Greg Detre edited this page Nov 28, 2016 · 4 revisions

Princeton multi-voxel pattern analysis setup and installation guide

Before you begin

Compatibility and requirements

Almost all of the testing for the toolbox has been using Matlab R14 (version 7) on Linux and Mac OS X, though we don't anticipate any major roadblocks getting things to work on other operating systems. One user has reported that a few minor tweaks are necessary to get things working for version 6.5, and so we advise using version 7 wherever possible. Currently, none of the scripts require the Java Virtual Machine. Please contact us if you notice any compatibility issues.

Update: Keith Bartley has written OctaveMVPA, a port to Octave (for those without Matlab licenses).

The default ANOVA and zscoring functionality require the Matlab Stats toolbox, although home-grown alternatives have been provided instead for your use. Likewise, the default backpropagation classifier needs the Neural Networks toolbox, but we have bundled the Netlab open source toolbox that you can use instead. See the 'Mathworks toolboxes' and 'External bundled packages' in the Manual for more information.

Downloading the toolbox

The latest version can always be found at:

See the contact details in the Manual for more information about mailing lists.

There are two parts to download: the scripts and the sample dataset. You only really need the sample dataset if you want to try running through the tutorial (highly recommended).


Unpack the toolbox scripts

Clone or download & unzip the princeton-mvpa-toolbox GitHub repository.

This will create various directories:

  1. afni_matlab, for importing from AFNI
  2. bv2mat, for importing from BrainVoyager
  3. core, the main toolbox scripts
  4. netlab, for neural networks classification, if you don't have the Matlab Neural Networks toolbox
  5. progress, changelogs, planned improvements etc. ' no actual functionality here
  6. montage kas, scripts by Keith Schneider for making montage views of fMRI data

core is the one with all the toolbox scripts. See 'What is the toolbox_ in the ["MVPA manual"] for more detailed information about the other directories.

Unpack the sample dataset

You're also going to need to store a copy of the sample dataset files: just unpack the afni_set.tar.gz file as before, and it should create a tutorial_easy directory containing some AFNI .BRIK, .HEAD and Matlab .mat files. Alternatively you can use the nifti_set or analyze_set to run tutorial_easy_spm for those file formats.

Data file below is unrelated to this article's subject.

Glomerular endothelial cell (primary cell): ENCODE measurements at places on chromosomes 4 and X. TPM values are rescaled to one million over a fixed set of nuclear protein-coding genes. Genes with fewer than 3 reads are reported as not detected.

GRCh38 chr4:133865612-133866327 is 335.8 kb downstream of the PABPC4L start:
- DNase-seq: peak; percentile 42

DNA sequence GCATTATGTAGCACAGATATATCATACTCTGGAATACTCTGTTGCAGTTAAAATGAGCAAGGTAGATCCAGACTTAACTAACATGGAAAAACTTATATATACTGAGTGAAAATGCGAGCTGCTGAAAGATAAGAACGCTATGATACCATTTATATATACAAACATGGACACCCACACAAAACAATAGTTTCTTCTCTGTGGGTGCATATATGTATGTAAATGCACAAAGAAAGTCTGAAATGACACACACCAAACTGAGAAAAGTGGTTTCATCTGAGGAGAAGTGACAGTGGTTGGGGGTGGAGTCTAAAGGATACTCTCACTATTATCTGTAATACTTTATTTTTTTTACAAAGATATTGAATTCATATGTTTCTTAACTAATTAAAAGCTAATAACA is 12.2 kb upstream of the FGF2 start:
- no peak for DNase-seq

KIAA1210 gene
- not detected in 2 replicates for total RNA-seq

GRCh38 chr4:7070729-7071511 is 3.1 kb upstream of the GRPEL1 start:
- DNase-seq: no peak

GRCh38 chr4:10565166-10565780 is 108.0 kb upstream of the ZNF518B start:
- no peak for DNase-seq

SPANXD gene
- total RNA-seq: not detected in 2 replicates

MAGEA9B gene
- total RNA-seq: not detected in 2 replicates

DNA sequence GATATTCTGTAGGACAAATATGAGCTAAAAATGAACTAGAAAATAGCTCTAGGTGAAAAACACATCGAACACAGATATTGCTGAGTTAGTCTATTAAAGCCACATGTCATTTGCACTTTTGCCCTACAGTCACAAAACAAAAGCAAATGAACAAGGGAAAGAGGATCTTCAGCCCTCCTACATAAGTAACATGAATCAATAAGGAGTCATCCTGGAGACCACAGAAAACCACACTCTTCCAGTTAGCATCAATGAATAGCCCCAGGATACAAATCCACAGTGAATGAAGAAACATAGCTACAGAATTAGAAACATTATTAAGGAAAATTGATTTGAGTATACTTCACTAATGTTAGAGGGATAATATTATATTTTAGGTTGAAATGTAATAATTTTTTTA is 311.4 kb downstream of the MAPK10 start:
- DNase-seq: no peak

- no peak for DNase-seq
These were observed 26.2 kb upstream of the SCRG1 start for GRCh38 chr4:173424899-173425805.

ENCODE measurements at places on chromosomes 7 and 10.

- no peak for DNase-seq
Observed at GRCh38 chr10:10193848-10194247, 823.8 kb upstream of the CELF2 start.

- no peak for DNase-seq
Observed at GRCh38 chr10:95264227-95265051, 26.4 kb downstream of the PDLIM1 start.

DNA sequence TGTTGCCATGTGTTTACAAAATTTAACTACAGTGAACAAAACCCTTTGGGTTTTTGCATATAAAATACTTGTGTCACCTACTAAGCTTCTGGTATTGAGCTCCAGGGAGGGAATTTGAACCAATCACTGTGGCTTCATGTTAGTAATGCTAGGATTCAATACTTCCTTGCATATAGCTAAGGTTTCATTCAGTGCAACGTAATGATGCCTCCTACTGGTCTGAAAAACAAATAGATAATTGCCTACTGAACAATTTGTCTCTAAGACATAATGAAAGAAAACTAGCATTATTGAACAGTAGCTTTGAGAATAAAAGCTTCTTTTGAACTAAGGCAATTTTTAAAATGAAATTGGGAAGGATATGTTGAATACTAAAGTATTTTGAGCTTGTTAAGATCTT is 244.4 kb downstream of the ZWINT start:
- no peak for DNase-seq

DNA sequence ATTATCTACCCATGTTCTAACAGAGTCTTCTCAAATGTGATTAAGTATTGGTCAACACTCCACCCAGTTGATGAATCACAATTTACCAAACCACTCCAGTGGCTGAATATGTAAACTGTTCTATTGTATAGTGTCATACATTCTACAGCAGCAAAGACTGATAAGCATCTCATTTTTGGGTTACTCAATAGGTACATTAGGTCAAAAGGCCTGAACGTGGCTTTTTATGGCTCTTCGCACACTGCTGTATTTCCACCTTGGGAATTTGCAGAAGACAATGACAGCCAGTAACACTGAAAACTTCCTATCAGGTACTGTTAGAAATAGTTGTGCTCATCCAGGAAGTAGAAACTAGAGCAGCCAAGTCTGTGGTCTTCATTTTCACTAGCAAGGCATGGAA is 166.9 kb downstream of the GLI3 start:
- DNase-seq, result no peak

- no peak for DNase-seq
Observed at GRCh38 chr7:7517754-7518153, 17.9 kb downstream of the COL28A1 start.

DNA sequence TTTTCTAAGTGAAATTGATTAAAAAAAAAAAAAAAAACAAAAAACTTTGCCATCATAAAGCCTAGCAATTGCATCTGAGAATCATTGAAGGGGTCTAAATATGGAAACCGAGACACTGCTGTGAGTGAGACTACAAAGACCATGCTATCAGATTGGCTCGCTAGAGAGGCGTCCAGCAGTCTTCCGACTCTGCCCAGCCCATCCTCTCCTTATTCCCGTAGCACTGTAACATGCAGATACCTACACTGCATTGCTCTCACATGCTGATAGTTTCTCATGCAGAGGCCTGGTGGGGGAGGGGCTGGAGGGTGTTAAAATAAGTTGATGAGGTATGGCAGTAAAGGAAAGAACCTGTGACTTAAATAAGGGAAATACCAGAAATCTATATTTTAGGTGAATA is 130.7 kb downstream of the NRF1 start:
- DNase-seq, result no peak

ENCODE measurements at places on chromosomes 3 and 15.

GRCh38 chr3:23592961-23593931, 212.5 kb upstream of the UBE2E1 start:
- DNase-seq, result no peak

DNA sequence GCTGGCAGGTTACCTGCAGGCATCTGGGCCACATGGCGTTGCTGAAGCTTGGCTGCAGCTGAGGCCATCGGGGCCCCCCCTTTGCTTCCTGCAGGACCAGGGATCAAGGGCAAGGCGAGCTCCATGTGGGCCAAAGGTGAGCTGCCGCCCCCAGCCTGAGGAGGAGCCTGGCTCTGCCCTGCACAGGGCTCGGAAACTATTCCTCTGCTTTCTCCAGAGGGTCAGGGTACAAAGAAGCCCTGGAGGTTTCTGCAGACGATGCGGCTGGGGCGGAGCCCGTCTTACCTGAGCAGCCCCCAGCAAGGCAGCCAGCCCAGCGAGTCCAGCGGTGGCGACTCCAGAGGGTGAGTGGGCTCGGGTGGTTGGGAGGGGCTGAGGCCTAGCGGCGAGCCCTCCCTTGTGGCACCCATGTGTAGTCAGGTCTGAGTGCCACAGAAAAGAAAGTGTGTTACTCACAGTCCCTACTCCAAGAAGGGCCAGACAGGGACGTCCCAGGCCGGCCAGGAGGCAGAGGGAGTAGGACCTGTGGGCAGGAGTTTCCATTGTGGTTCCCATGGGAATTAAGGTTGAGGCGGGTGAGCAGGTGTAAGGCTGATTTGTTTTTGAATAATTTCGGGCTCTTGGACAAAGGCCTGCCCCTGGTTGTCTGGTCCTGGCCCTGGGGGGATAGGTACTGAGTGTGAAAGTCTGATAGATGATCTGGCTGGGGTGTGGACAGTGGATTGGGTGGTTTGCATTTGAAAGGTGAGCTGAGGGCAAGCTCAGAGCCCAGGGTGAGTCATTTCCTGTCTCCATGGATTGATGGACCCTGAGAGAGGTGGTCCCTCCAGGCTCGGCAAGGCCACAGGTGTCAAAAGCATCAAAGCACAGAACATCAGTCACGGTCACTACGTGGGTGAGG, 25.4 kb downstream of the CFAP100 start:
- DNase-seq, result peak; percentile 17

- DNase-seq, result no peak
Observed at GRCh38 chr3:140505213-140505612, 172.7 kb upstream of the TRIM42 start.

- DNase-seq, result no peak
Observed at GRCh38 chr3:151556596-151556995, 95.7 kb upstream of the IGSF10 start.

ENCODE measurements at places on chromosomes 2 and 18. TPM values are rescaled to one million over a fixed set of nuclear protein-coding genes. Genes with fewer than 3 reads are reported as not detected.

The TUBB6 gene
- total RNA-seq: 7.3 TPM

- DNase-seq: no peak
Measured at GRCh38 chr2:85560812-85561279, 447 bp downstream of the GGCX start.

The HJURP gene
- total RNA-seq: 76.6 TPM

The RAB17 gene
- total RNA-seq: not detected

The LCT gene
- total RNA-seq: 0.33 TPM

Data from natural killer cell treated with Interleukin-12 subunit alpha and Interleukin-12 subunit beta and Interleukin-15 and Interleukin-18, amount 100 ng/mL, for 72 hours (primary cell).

Set the Matlab paths

Now you need to set your paths, so that when you run matlab, it will know about the toolbox m-files. One easy way is create a startup.m in ~/matlab that Matlab will run every time it opens, and add the addpath command to that.

Note: if you don't have a ~/matlab directory, just create one first.

Note for Windows users: I'm not sure what the Windows equivalent of ~/matlab is. Try something like c:\matlab\work, or _c:\program files\matlab_ or My Documents ' let me know which works.

A sample startup.m would look like this:

addpath ~/mvpa 


Test that this is working by running Matlab while in another directory. Type:

>> help tutorial_easy 


This is the sample script for the Haxby et al. (Science, 2001) 8-categories study. See the accompanying tutorial_easy.htm

If you see the above, you're in good shape. If not, your paths haven't been set correctly.

Compile C-Language .MEX files

N.B. We bundle a few already-compiled versions of the compute_xcorr mex file in the toolbox now, so you probably won't need to worry about compiling it yourself - in that case, you can skip this section.

Several of the more advanced features of the toolbox involving the computation of statistical maps using a correlation function. If you want to speed up the computeation of cross correlation statistical maps (and you most certainly do, we can assure you), you can compile the C-language version of the statmap_xcorr.m function. To do this, first start Matlab, and switch to your mvpa directory that contains the core MVPA scripts. Then enter the following command:

>> mex compute_xcorr.c

One of two things should happen. You should get output that looks vaguely like this:

compute_xcorr.c: In function `mexFunction':
compute_xcorr.c:123: warning: assignment discards qualifiers from pointer target type
compute_xcorr.c:124: warning: assignment discards qualifiers from pointer target type

Or, Matlab might complain that you don't have a default compiler selected. If this is the case, follow the directions from the Matlab documentation here to select a compiler, or simply select the gcc compiler if it's available. Then run the mex compute_xcorr.c command again, and you should get the desired output above.

A Few Articles on Using and Troubleshooting Mex

Start your engines

Ok, we're ready to go. Change directory to where your sample data was stored and run matlab. Then, follow the instructions in the tutorial.

Things are still in a state of flux, and we expect to be finding and fixing bugs for a little bit longer. To minimize your own and others' suffering, we ask that you let us know as soon as possible if you've found any serious bugs. Also, please contact to be added to our mailing list so that we can let you know of any major new releases or bugfixes.

Good luck.

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